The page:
Are You Ready For The End Of The Tax Year?

By | December 30, 2013

“The difference between death and taxes is death doesn’t get worse every time Congress meets.”

By Will Rogers

Everybody hates paying taxes, but no one can escape it. With the New Year on our doorsteps, it is time to make some final adjustments to lower your tax bill. A proper tax-saver strategy is not possible without a clear understanding of someone’s personal finances. However, it might pay to implement some of the tips in your tax deductibles. It can be difficult to manage an unexpected tax liability and it is best to consider your annual bank statements before filing the 1040 form. Let us find out some important tips for saving money on tax bills.

Are You Ready For The End of The Tax Year?

Are You Ready For The End of The Tax Year?

4 Factors That Can Affect Your Tax Liability

  • Buying/Selling Property: Property transactions are complicated and so does their tax deductions. A new homeowner might benefit from property tax deductions along with deductions in mortgage interests. Further, if you are having an in-house office, you can get deductions for repair, maintenance, and utility charges. In short, you can make considerable savings after buying a property. Similarly, if you have sold a house, you might have to pay taxes on the profit and it is best to get professional help for the same.
  • Marital status Change: Change in marital status can alleviate your taxes and you might lose on married filing joint tax status to a new single status. Some of the important advantages that you may lose include mortgage interest deductions, non-working spouse deductions, and single tax liabilities. On the contrary, if you have to support dependants, you might even get better savings and turn off your withholdings completely (for lower income individuals.) In case of a new marriage, you need to analyze your joint tax liabilities and it is best to get professional help in the process. Some of the additional benefits of marriage include tax exemption per child ($3,800) and child tax credit that allows you deduct $1,000 per child.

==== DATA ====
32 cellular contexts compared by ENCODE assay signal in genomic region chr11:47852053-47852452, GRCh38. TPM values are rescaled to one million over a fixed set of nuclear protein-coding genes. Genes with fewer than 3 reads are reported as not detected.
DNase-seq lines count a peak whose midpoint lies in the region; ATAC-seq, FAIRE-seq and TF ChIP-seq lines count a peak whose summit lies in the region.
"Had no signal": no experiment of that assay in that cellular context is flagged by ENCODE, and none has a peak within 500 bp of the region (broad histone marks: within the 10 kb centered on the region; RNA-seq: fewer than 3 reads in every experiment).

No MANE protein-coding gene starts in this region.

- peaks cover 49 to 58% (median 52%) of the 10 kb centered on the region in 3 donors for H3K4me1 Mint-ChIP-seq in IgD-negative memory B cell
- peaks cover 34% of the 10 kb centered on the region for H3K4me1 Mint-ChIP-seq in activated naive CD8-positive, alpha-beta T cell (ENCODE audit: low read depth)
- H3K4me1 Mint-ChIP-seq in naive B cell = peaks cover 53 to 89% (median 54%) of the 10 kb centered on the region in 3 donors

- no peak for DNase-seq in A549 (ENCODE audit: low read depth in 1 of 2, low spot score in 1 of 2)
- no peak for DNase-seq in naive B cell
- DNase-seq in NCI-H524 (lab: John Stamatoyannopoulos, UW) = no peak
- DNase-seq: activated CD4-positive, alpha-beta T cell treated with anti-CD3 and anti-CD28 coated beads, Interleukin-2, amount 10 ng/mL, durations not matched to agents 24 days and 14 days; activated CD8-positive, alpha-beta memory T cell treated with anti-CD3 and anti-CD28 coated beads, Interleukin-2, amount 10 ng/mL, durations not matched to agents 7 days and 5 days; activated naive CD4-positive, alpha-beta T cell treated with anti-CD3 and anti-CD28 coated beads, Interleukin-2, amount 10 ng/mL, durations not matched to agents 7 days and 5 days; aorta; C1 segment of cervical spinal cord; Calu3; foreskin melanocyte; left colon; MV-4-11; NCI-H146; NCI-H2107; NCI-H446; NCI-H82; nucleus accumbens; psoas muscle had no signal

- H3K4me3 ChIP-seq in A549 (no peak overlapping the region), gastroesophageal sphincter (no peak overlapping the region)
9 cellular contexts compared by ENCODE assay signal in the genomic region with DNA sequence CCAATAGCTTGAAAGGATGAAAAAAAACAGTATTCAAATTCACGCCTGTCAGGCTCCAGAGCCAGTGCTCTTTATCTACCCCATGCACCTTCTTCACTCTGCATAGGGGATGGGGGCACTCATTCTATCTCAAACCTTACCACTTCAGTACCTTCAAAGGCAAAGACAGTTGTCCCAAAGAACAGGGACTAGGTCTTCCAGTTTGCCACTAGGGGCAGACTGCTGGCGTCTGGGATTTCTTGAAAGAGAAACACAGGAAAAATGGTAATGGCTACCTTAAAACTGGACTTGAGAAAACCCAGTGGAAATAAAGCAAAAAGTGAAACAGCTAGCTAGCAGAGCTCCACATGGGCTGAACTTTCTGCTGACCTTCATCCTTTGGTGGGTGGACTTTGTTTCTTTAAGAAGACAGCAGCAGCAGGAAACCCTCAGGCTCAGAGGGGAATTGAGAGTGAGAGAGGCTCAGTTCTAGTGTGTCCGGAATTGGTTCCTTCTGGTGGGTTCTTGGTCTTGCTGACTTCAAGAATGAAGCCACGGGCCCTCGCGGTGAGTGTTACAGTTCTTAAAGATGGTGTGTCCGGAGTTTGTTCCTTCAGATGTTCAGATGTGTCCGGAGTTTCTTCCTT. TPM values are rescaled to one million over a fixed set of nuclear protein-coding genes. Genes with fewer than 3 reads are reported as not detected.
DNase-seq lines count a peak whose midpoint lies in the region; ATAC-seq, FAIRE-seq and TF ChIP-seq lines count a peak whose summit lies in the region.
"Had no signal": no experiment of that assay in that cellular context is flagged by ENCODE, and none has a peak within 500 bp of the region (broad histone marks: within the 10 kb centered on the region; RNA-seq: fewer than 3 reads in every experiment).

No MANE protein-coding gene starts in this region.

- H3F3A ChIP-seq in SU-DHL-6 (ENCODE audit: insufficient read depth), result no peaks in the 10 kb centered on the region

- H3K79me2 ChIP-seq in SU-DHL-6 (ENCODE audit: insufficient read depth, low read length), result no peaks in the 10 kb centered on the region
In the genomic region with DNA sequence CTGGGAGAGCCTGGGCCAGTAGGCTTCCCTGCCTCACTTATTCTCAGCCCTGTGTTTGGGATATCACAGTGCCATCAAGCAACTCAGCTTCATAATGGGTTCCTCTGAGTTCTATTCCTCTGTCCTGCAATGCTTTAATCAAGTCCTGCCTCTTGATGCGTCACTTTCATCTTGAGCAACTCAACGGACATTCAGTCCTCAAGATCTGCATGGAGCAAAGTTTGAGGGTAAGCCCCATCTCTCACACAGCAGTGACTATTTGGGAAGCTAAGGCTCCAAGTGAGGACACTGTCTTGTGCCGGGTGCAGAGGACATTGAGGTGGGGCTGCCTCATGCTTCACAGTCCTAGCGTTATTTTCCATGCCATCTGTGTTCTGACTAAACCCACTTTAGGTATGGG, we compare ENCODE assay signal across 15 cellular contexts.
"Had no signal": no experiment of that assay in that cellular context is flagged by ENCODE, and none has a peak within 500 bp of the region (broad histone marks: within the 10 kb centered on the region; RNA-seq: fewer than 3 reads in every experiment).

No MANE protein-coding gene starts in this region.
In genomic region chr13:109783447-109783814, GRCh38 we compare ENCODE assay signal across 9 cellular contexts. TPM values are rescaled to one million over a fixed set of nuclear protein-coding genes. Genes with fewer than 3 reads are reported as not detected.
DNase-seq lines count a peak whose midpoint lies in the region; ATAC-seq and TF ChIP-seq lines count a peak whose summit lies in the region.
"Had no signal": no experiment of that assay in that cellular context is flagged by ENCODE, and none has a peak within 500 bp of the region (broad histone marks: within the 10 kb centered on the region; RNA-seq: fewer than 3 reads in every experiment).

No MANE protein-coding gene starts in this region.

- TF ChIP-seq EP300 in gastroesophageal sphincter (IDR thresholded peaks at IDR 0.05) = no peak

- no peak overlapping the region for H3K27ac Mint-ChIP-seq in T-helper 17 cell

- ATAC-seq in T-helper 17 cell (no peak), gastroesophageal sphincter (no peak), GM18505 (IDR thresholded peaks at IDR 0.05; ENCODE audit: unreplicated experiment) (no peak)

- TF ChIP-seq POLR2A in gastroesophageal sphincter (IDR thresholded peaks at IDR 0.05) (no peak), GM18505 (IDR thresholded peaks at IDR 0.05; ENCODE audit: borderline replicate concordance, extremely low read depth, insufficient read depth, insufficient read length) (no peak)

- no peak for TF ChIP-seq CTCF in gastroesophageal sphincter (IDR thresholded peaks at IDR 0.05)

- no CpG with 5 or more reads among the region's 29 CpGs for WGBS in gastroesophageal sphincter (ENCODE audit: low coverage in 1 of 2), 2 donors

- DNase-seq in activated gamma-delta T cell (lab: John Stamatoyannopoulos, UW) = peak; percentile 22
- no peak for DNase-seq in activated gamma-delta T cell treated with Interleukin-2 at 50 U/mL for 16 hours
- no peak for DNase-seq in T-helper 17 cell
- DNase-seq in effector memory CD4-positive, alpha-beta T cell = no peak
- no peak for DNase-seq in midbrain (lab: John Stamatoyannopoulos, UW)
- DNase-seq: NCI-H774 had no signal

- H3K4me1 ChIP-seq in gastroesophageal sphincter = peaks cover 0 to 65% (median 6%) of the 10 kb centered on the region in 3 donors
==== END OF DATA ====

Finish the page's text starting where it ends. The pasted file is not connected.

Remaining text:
• Newly retired: Retirement can change your tax picture entirely. You can get plenty of deductions in the form of medical and dental expenses. Further, if you have just moved out of your house for a smaller home after living for 5 years or more, you might not have to pay taxes on profits of up to $250,000 for individuals and $500,000 for married couples. In addition to these benefits, elders above 65 years can get standard deductions of $1,250 for single and $1,000 for married couples.
  • Change in employment: Have you changed a job recently? If yes, you would need to fill a Form W4 and declare all your exemptions. It might help to project any potential increase or decrease in your earnings before filing taxes. You should get professional advice and align your withholdings according to your new liabilities.

3 Tips to Save Money on Your 2014 Tax Bills

  • Accelerate or delay your tax deductions: If you are planning to maximize your deductions this year, it might help to consider your income bracket for the next year. If you are downsizing on your income, it might help to postpone your income to the next year.Delay your income for the next year:
    1. Defer your year-end bonuses
    2. Postpone distribution receipts from retirement accounts
    3. Choose instalment payments in case of capital gain property

 Increase your tax deductions this year:

1. Choose early alimony payments
2. Pay medical bills in December for medical expense deductions
3. Make charitable contributions for next year in December

  • Maximize retirement contributions: One of the best methods to increase your deductibles is to maximize your retirement contributions ($17,000 annually for individuals below 50 and $22,500 for individuals above 50 years) such as 401(k). These contributions are tax-free until you withdraw the money. In addition to it, you can choose a traditional IRA and take full benefits of tax-free contributions. Roth IRA is another exciting method, which allows you to have tax-free income upon retirement, although you will be required to pay taxes for present contributions.
  • Gifts to save money: In addition to your charitable deductions, you can give non-charitable gifts to as many individuals as possible for tax deductions of $14,000 for individuals and $28,000 for married couples. Further, you will not have to pay taxes over any appreciation received by your gifted assets.

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